Reform needed in system of judicial appointment
LEGAL OPINION:IN 1874, ISAAC BUTT told the House of Commons that Irish judges ought to be appointed, “as in England . . . without reference to official or political claims”. Against this background, the Chief Justice may have been embarrassed at the international judicial conference held in Dublin this summer.
When the conversation turned to the selection of judges, colleagues from all other jurisdictions, even China, were able to report recent changes away from the traditional position of the sovereign (read government) making appointments, without control or consultation.
As the author of several impressive reports on the reform of the position of the judiciary, the Chief Justice must have been acutely aware that the coming of an Irish government and the passage of nearly a century and a half had changed little.
More recently, Mr Justice Kelly did not put a tooth in it, remarking in an interview that all judicial appointments in Ireland were “political appointments”.
This subject is often approached from the perspective of the need to have an independent judiciary. (This is usually understood as referring to independence of the government; though reports that an association of judges has recently been formed spark the comment that each judge should be focusing exclusively on the facts and law coming before the court and free of any extraneous influence, if necessary from the herd of other judges.)
In Ireland, there is no real danger to independence. But almost as important as independence is to have the very best candidates appointed to the judiciary. This seems unlikely if an element of allegiance to the parties in power is regarded as a relevant factor in appointments or promotions.
What is especially doleful about this is that, during the 15 or so years up to the advent of the present administration, there had been a notable improvement anyway in appointments to higher courts. I am speaking here not about the Judicial Appointments Advisory Board, which, since its brief is merely to prepare a shortlist of seven – yes, seven candidates – is mainly window-dressing. Rather, I am referring to the fact that advice to appoint only candidates who deserved it, regardless of political affiliations, had been accepted by governments.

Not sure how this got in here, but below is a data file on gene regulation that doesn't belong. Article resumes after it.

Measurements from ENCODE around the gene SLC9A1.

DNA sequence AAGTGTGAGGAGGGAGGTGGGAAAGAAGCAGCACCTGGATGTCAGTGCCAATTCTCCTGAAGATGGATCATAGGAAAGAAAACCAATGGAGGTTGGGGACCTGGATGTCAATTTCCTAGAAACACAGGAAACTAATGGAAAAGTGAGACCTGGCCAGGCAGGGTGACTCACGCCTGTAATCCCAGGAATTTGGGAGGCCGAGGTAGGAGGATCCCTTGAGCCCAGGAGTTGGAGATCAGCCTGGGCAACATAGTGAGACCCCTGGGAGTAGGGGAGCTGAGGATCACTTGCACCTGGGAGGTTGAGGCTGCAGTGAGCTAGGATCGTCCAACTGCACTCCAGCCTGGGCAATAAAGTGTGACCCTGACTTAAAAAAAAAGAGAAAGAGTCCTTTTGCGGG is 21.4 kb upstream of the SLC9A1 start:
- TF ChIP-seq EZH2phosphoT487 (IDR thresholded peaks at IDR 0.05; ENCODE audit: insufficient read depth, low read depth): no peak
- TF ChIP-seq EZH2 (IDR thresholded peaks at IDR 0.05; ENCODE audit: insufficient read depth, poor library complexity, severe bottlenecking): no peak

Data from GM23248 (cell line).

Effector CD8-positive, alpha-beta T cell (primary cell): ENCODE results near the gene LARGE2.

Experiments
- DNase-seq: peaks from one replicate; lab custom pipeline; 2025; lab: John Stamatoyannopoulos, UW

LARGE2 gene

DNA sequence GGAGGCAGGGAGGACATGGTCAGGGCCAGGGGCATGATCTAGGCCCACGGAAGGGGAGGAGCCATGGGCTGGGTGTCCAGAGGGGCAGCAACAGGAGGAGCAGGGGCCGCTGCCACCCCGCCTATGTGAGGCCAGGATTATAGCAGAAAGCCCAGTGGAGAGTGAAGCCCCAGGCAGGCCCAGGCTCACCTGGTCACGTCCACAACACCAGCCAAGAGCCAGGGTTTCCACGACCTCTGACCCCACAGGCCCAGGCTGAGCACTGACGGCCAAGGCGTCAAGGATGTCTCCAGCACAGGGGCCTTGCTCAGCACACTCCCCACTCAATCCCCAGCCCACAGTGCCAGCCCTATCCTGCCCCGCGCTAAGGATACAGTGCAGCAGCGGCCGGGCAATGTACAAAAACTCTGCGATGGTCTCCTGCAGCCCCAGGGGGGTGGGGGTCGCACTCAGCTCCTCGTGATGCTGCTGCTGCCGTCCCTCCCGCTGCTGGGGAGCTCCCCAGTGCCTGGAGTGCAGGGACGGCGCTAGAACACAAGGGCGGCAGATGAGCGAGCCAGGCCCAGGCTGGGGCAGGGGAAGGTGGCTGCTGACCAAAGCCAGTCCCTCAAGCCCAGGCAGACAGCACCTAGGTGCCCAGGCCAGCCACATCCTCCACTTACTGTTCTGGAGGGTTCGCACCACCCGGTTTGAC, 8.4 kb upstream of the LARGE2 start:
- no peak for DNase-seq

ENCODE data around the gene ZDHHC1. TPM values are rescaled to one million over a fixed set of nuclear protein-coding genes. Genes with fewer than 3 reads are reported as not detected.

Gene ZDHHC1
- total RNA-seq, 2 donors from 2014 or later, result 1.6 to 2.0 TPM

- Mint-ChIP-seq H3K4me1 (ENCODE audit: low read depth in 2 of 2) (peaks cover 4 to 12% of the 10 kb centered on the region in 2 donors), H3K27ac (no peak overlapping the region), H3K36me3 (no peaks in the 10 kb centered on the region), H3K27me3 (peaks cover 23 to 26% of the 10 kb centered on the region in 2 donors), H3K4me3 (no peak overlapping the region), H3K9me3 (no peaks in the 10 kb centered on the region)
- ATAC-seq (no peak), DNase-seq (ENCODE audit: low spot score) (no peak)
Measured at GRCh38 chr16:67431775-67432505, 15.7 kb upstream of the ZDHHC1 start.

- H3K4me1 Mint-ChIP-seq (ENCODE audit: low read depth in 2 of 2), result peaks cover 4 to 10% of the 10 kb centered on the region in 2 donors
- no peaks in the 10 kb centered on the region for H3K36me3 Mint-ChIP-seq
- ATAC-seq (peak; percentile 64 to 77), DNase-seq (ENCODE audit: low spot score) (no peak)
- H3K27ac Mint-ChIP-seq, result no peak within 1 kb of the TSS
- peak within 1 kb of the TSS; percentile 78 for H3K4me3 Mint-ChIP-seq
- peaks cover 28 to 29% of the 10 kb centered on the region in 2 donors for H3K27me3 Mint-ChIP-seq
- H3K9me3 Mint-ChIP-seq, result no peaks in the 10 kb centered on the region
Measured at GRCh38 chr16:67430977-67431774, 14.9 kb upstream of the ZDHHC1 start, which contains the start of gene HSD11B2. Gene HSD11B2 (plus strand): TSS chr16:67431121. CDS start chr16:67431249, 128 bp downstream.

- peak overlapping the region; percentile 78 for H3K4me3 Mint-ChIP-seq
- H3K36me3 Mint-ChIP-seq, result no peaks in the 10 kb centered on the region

Machinery establishing a proper system of judicial standards and discipline is dragging its slow length towards legislation. Well and good. But prevention is better than cure and selection is so much the more important stage.
Where is reform to come from? The Minister for Justice’s response to Mr Justice Kelly’s remarks was a dead-bat refusal to see that there was anything amiss. Last year, at the time of the judges’ pension amendment, the opportunity was missed to make a bigger and more significant set of reforms, including the selection system. The carefully spancelled list of topics to come before the People’s Convention go nowhere near this subject. Nor has it been raised by new Fianna Fáil, “We the People” or any of the other groups of constitutional reformers which sprang up last year.
Laypersons may well retort that this is an area, the significance and subtlety of which can best be appreciated by lawyers. Consequently lawyers should be leading the charge. There is much in this. When matters affecting the legal system are in contention (for instance, last year’s referenda, the abolition of juries in personal injuries actions or the establishment of the Personal Injuries Assessment Board), lawyers are very ready to roll up their sleeves. Why the strange silence from readers of this page on this one?
Another possible direction from which help may come is the international field. In previous cases we have seen the ECHR wielded to some effect on major issues which were resisting local pressure for reform. For example, the decriminalisation of gay activity; the lack of legal aid in civil litigation; judicial delay; or (in the UK) the lack of independence of temporary judges.
Article 6 of the Convention provides that “everyone is entitled to a . . . hearing . . . by an independent tribunal”. It could well be argued before the ECHR, perhaps in a case involving the Government, that especially in the light of the international trends noted and the precept that “justice must not only be done; it must be seen to be done”, the selection of judges by the Government does not meet this standard.
David Gwynn Morgan is Emeritus Professor of Law at University College, Cork.